Ethiopian Petroleum Supply Enterprise (EPSE), one of the 27 public enterprises under the Ethiopian Investment Holding, plans to revise its plan to build governmental gas stations under the management of EIH.
“The investment holding was established to administer the national wealth in an organized way, in order to help support government development agencies to strength their weakness in financing development projects; in addition to creating wealth for the current and future generation of Ethiopia,” Tadesse Hailemariam, Chief Executive Officer of EPSE told Capital.
“Having governmental gas stations will stabilize the market as it creates competition between the government and the private sector, especially at a time where man made shortages have bewildered the market,” Tadesse explained, while underlining the merits of the governmental gas stations.
In 2015, the Ethiopian government had shown an interest in joining the fuel distribution markets in the country and had identified 60 of the 130 locations in which it planned to establish the gas stations across the country. However, as Tadesse elaborates it was the hiatus of the Addis Ababa city administration which refused to give land for the construction.
“Being under the EIH umbrella will help us to solve certain challenges, such as the shortage of depots, which we face. We have been planning to build a depot at Dukem at a cost of 150 million dollars. However, it was difficult to get financing and EIH will be instrumental in achieving this,” said Tadesse.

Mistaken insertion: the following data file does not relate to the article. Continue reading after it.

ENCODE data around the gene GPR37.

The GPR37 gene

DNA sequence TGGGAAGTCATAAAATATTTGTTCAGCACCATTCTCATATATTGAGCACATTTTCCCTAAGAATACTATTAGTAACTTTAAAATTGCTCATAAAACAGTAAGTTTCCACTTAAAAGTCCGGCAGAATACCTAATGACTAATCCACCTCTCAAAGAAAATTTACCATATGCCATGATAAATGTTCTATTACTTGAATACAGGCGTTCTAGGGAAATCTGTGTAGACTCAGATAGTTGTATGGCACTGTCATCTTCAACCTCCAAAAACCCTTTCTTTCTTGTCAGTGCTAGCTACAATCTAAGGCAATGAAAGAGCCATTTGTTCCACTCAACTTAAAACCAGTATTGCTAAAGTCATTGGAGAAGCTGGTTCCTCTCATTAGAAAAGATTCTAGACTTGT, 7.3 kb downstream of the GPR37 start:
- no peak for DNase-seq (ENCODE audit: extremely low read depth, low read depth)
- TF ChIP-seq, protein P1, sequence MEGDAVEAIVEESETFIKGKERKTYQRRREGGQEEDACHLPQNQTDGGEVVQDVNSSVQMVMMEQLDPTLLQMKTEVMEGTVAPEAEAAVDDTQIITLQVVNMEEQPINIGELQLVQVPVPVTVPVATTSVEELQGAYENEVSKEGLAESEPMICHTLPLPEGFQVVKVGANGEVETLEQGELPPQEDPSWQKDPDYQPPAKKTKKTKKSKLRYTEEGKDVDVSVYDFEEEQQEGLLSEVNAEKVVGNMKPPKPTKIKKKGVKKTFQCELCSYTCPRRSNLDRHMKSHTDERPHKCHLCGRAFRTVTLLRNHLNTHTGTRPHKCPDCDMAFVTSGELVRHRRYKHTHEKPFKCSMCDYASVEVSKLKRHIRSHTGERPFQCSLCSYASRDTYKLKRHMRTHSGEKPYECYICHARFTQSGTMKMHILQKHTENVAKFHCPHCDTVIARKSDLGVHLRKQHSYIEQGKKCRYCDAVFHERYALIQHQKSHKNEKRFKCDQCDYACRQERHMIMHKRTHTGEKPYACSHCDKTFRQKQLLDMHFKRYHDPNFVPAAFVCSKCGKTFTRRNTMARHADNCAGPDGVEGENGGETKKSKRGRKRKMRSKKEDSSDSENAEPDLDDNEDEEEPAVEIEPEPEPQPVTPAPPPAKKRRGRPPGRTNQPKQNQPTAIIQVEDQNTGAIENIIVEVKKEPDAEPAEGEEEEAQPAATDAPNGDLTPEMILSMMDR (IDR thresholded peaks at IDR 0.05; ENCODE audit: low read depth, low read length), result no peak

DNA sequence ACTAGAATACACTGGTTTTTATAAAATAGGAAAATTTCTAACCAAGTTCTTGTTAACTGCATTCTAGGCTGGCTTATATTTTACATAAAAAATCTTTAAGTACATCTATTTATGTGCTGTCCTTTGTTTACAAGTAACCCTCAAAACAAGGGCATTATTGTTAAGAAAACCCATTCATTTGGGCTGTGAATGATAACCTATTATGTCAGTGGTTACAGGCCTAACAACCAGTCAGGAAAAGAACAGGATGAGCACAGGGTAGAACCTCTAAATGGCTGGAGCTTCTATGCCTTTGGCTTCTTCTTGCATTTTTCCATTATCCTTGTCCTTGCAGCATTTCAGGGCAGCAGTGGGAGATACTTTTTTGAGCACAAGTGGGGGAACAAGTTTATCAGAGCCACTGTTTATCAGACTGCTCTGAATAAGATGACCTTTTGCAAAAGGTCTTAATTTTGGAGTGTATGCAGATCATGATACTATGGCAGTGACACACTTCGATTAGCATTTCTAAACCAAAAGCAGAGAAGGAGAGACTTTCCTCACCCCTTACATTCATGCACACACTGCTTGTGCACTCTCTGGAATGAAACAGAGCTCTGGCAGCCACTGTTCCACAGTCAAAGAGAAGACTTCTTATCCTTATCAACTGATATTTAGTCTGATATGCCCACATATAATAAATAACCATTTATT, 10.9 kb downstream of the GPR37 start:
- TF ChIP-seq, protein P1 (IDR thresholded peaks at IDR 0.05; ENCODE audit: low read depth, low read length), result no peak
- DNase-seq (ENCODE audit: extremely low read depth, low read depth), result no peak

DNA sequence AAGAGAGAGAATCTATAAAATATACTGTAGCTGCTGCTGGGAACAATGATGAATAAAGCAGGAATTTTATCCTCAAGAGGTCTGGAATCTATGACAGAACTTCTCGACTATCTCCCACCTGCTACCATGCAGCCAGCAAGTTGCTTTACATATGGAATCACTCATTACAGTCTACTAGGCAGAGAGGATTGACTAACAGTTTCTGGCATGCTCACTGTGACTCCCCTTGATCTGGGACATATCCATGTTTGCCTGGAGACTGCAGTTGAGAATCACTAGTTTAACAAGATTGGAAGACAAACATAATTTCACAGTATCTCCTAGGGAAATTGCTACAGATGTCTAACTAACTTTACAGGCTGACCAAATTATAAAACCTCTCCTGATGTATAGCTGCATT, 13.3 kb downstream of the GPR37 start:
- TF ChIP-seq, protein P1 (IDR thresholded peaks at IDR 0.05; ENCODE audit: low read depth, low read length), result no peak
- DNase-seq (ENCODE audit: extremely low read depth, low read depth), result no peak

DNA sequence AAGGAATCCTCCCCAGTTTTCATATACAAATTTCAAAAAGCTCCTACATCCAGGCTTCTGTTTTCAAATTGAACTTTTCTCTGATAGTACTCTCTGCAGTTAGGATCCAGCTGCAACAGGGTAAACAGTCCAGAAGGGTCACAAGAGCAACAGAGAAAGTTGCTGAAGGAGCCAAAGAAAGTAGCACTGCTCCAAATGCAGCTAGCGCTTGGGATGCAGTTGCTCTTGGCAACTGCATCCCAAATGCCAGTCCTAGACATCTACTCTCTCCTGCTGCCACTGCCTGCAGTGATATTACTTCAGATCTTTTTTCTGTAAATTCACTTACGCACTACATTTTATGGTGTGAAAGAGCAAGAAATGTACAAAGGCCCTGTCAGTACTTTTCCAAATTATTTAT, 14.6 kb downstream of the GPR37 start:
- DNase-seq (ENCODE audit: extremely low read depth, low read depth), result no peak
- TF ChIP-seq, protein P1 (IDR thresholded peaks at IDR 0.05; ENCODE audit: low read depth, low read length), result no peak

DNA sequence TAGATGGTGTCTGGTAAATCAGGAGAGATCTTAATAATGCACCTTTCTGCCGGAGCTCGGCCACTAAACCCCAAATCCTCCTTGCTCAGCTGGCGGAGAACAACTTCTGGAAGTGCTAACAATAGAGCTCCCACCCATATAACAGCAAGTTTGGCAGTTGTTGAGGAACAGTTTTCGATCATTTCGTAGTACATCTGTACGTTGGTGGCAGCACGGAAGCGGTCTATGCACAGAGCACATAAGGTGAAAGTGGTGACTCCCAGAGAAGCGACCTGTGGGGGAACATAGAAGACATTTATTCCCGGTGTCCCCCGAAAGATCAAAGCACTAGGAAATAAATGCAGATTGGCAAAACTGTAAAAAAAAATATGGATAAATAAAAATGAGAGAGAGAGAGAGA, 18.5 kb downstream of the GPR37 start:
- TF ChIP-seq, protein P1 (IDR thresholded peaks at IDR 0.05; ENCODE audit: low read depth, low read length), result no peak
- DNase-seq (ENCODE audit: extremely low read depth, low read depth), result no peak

As the CEO said, the enterprise has plans to build a depot at Dire-Dawa and Woldiya, as well.
In the past few days severe fuel shortage has pricked the country, including that of the Capital, Addis Ababa. Furthermore the government on Tuesday announced a 38 percent increase in the price of diesel as it plans to stop subsidizing fuel. Removing subsidies will be applied with different mechanisms where it will be removed within one to five years based on assessments.
“The government is importing fuel properly with no stated decrease on the amount, however, the main problem comes after it is shipped from Djibouti with trucks, which results it not to arrive to its allocated destination,” said Tadesse indicating that it is a manmade problem created by few unlawful traders who have created the situation by hording fuel in anticipation of higher prices. “The public has to know the truth that the government is providing enough supply,” he underlined.
“Hundreds of trucks carrying petroleum have been found in different parts of the country and some have been going to Sudan and Tigray whilst some are hording petroleum until the price adjustments are made. Until the end of this week, more than 20 gas carrying cars have been seized by the government,” said Kumneger Ewnetu, Public Relation Director at the Ministry of Trade and Regional Integration.
“After the price adjustment, beneficiary vehicles which are to be found in the involvement of using this opportunity for illegal sell of gas, will face the full penalty of the law, which can stretch from 6 months to 7 years,” Kumneger stressed.
With regards to pointing out the thorn in this space, oil company executives, transport companies, and gas stations are said to be part of the problem as opposed to the solution.